The faltering Pats visit the surging Bills
What if someone told you they had the audacity to miss a Buffalo Bills game? What if you could show them one play, and one play only, to recap the whole thing? What play would you choose? Welcome to Plays that defined 2020…
Week 8: New England Patriots at Buffalo Bills
With Tom Brady gone from the Patriots and New England with only two wins to their name, it was widely expected that the Buffalo Bills would continue pulling away from the AFC East pack in this division contest. It very nearly didn’t happen, with some last-minute (literally) theatrics securing the win for Buffalo. While the margin of victory was small, it was still a very large monkey off the back of the Bills.
Damien Harris short run (Q1, 2:50)
On a day that didn’t see the best weather Western New York has to offer, both teams turned to the running game. Shocking stat: Cam Newton threw the ball seven more times than Josh Allen and the pass-happy Bills. A tense first half saw low scoring and plenty of defense. In the second half things opened up for both teams. Damien Harris, stopped after a short gain here, had a 22-yard touchdown in the third quarter and four runs totaling 39 yards to set up a Cam Newton rushing touchdown in the fourth.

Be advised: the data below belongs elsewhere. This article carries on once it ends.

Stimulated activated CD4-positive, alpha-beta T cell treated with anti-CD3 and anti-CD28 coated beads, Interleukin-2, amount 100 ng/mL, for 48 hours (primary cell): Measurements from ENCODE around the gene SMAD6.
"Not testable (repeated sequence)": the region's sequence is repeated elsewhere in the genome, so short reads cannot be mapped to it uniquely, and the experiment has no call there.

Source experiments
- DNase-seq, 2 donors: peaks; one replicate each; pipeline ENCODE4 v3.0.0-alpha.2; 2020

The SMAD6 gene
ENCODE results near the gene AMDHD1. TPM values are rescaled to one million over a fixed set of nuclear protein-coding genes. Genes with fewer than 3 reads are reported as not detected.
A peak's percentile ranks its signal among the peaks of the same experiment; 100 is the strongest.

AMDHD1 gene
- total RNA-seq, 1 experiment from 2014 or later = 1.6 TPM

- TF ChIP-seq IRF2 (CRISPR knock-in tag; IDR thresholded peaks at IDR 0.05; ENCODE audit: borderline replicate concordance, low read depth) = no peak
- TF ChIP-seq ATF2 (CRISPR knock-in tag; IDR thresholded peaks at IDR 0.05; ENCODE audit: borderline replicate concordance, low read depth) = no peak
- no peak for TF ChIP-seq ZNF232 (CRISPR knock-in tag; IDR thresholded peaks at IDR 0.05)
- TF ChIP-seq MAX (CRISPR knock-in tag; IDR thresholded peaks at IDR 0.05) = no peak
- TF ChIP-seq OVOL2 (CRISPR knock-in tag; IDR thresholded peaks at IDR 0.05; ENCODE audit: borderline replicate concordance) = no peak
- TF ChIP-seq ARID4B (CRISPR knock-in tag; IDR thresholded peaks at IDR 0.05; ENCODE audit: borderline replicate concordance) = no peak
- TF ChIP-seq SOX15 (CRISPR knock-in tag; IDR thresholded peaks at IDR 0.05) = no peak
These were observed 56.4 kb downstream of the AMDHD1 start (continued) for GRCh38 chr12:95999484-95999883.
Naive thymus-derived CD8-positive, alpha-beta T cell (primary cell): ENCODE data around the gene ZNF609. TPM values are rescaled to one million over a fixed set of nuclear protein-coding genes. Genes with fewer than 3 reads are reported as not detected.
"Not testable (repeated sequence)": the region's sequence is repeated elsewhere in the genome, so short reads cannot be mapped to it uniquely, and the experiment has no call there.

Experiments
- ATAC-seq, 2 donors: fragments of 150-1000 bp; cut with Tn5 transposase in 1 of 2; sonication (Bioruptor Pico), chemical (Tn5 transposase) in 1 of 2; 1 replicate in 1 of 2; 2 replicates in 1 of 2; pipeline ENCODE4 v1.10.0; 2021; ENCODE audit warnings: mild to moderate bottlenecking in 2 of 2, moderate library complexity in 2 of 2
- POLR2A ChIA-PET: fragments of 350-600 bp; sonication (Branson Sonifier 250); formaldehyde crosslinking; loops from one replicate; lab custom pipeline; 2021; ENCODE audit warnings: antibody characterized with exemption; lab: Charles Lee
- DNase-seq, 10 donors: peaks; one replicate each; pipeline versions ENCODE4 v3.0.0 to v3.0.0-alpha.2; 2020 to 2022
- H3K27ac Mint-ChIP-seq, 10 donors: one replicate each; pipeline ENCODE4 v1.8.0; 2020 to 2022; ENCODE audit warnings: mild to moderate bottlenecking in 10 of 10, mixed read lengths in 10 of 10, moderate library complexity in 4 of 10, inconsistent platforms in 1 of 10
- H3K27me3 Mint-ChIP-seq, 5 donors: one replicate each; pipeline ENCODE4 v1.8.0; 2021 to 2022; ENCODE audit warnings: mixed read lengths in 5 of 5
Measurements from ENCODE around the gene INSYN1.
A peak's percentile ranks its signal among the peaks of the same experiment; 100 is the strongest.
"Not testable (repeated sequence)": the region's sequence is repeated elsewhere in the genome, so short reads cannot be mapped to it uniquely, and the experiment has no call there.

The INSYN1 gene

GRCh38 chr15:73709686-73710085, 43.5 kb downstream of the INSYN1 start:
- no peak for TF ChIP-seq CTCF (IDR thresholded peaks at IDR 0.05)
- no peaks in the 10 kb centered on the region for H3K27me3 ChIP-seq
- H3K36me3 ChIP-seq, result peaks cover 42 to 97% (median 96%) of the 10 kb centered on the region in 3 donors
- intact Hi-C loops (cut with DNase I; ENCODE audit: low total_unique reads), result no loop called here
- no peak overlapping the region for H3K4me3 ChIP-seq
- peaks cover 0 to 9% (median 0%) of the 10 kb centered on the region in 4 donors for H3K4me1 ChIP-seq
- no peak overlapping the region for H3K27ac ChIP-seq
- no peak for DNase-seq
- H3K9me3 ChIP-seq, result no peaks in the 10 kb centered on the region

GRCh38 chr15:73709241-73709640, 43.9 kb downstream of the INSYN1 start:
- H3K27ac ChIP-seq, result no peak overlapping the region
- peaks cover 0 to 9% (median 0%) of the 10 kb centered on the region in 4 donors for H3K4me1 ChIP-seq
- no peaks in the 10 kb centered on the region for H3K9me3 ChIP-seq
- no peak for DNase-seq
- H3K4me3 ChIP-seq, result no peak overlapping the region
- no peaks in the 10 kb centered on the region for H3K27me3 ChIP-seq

Devin Singletary long run (Q3, 13:44)
On the Buffalo side of the ledger Devin Singletary carried the ball 14 times for 86 yards or 6.14 yards per carry. The Bills’ ground game carried the team in Week 8. Allen’s 18 passing attempts was not only his lowest total of the season, it was quite a bit behind the second-place contest (vs. Chargers, 24 attempts).
Zack Moss TD (Q3, 12:09)
Singletary’s volume numbers aren’t impressive, but add in 81 yards on 14 carries from Zack Moss and suddenly it becomes clear how much Buffalo ran the ball (5.8 yards per carry). Moss was also the fantasy darling of the game with two touchdowns.
Justin Zimmer forced fumble (Q4, 0:37)
Is there any explanation needed for this play?
Josh Allen takes a knee (Q4, 0:26)
I admit kneel downs are questionable for a play to define a game. There’s not much story other than “X team had the ball at the end and was able to run out the clock.” On the other hand, when you have a total team effort to take down the thorn that’s been in your side for roughly two decades, a kneel down becomes something quite a bit more. You could argue it was a passing of the torch. You could also argue it was a hostile takeover of the torch.
It’s time to vote for the play that defined the game. Remember, it’s the play that best tells the overall story of this contest, not necessarily a favorite play or best highlight.
Note: To vote in the poll, you’ll need to go to a web browser if you’re reading this on your mobile device news service.